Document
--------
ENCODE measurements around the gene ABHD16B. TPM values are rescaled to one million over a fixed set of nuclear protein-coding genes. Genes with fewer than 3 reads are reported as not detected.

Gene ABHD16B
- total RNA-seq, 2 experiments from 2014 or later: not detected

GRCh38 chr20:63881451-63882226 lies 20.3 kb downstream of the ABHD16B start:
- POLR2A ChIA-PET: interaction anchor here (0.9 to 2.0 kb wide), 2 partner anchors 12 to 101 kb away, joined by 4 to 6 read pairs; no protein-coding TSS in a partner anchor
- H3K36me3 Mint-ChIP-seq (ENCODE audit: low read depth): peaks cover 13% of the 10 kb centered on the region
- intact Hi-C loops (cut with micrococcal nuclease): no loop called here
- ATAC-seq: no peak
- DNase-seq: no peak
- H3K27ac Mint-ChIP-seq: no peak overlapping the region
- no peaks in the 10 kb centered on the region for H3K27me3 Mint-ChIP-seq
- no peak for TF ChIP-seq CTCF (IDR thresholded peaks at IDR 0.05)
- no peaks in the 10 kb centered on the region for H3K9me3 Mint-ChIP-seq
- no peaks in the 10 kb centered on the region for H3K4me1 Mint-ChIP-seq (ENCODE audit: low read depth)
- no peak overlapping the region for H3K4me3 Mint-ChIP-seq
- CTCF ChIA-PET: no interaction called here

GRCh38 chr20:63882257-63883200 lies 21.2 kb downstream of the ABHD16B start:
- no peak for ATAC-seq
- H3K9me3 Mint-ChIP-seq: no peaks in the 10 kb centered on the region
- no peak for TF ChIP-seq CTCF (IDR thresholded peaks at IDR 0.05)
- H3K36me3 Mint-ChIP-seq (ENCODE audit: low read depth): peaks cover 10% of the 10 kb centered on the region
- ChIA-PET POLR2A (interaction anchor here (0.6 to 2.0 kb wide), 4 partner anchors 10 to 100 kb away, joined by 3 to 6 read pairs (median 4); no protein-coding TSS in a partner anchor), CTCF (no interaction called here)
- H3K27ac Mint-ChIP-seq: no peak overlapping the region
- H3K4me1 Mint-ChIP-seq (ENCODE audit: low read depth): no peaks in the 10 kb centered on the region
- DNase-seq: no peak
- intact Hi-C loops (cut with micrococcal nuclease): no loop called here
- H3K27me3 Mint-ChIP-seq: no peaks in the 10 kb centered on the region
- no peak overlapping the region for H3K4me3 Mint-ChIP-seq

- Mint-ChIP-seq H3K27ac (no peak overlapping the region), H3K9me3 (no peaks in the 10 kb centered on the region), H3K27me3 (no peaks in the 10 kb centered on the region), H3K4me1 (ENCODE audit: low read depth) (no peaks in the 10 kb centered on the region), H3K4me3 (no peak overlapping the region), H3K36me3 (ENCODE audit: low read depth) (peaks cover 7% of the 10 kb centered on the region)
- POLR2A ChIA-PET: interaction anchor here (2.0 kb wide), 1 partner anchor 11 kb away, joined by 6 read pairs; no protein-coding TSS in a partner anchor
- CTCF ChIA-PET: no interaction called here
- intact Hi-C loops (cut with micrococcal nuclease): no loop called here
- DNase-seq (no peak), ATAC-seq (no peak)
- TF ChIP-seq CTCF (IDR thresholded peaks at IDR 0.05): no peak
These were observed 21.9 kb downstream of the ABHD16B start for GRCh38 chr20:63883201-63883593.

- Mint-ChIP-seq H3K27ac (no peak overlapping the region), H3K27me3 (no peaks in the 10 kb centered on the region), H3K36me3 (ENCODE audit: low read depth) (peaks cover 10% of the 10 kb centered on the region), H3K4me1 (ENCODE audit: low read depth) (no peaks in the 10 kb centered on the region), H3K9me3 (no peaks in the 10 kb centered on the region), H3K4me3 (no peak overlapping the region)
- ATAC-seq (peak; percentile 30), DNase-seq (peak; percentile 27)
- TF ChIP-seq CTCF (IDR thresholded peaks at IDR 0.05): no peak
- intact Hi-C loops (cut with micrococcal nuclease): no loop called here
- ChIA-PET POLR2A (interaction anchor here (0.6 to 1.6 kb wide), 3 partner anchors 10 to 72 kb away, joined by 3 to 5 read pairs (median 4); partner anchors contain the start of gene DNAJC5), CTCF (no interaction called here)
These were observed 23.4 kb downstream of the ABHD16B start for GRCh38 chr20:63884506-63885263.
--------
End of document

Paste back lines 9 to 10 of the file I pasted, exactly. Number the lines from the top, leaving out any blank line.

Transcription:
- DNase-seq: no peak
- H3K27ac Mint-ChIP-seq: no peak overlapping the region